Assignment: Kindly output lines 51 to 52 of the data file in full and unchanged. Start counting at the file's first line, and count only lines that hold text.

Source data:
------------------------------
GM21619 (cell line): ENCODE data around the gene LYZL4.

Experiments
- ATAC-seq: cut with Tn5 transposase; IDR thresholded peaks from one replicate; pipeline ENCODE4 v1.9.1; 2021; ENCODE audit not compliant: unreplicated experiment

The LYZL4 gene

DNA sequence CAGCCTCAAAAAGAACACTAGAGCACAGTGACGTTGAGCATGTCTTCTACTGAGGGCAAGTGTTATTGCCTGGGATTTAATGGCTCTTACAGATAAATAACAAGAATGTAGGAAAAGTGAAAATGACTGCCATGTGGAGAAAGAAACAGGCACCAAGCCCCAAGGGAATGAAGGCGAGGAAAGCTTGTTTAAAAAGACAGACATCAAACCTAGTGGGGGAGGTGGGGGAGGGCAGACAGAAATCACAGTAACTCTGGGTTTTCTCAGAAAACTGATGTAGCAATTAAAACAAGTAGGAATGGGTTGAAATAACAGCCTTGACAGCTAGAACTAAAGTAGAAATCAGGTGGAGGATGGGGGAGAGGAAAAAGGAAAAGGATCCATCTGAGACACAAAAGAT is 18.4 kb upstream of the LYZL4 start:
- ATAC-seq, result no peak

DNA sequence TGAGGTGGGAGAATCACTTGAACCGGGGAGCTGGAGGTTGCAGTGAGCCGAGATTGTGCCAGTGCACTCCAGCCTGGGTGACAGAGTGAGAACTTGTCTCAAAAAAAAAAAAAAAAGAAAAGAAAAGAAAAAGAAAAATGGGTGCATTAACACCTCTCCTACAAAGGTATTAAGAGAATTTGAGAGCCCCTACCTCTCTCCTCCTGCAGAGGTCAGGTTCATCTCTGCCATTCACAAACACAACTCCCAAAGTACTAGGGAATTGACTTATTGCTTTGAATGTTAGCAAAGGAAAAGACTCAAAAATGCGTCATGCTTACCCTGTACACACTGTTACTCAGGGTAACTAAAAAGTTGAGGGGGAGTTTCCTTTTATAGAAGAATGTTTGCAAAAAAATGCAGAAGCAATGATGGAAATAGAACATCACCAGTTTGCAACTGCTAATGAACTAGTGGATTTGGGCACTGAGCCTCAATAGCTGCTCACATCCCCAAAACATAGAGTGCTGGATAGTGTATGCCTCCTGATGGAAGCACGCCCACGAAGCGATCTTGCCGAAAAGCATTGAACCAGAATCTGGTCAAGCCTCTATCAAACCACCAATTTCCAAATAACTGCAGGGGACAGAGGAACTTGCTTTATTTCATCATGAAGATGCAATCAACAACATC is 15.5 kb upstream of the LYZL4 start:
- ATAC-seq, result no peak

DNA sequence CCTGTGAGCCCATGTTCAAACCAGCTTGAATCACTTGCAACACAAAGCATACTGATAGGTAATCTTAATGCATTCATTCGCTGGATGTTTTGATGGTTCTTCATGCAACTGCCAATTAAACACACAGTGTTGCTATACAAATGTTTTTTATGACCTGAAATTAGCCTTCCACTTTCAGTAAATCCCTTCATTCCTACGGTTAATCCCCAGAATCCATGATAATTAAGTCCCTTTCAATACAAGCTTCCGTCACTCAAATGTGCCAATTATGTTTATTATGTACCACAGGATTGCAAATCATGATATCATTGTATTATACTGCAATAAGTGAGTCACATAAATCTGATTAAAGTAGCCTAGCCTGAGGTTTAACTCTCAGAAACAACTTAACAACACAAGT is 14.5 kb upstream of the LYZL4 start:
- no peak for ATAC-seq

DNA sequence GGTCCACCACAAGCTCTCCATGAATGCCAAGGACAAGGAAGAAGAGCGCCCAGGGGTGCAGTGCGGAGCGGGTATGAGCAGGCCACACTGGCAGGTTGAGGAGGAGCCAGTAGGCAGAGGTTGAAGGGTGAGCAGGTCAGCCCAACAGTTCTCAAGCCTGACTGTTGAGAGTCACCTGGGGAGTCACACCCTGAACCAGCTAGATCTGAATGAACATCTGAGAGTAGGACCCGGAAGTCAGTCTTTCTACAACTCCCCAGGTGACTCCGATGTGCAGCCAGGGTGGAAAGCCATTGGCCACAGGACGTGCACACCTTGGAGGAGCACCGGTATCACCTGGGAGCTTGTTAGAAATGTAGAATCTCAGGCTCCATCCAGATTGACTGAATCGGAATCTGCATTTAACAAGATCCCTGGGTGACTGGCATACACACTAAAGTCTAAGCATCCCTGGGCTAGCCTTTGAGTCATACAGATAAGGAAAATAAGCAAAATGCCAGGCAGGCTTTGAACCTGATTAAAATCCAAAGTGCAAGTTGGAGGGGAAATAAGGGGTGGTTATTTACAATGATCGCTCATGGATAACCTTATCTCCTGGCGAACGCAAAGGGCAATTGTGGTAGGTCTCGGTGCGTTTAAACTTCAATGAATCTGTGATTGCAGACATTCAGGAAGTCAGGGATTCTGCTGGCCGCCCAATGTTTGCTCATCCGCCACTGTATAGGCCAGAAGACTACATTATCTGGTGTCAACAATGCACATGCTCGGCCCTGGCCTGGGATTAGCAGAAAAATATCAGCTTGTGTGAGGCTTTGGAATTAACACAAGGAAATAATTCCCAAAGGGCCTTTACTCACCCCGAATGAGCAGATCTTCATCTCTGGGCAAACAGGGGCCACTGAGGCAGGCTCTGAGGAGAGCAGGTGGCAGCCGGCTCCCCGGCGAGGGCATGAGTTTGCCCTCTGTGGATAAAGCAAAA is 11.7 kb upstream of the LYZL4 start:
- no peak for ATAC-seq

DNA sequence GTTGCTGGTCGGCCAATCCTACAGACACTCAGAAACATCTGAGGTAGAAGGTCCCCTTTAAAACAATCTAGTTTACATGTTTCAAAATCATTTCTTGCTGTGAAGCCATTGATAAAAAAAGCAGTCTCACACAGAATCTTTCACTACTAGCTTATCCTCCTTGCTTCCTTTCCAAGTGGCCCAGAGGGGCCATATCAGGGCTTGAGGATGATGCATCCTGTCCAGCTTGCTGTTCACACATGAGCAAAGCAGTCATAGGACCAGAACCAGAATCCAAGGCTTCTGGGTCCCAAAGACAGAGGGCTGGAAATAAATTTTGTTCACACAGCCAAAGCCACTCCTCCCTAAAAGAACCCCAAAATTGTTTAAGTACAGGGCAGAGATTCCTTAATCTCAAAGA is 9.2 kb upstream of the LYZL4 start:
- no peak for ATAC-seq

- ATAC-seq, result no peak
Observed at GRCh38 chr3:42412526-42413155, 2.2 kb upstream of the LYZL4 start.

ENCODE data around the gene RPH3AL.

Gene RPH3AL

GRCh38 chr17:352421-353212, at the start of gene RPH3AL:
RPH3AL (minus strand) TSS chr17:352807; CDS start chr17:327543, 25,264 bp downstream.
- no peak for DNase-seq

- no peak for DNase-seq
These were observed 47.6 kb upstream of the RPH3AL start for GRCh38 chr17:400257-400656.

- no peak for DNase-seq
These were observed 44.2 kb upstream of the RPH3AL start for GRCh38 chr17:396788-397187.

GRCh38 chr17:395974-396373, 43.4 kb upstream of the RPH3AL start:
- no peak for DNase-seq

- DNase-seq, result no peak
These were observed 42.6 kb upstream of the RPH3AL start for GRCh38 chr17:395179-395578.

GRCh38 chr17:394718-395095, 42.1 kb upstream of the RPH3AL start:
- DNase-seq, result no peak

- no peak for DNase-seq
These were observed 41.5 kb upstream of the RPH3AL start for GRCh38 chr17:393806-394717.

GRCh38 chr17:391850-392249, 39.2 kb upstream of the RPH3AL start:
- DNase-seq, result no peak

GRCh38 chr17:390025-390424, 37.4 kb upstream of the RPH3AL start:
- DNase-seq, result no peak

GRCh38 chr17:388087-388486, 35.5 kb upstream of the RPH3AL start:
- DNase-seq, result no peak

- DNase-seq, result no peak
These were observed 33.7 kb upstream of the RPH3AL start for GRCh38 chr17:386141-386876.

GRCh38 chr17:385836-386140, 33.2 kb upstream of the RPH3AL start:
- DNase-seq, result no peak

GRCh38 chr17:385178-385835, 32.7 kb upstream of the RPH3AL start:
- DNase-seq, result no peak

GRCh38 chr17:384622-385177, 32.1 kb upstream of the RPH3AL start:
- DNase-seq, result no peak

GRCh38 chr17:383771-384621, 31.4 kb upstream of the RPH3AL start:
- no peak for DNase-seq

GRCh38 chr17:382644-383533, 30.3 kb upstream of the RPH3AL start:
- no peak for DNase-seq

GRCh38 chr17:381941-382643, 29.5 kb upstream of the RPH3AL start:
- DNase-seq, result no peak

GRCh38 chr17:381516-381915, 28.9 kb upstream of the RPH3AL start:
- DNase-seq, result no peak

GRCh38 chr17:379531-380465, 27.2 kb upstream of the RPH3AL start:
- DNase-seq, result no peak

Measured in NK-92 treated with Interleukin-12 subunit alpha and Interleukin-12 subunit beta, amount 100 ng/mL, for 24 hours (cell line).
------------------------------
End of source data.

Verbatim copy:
- no peak for DNase-seq

GRCh38 chr17:381941-382643, 29.5 kb upstream of the RPH3AL start: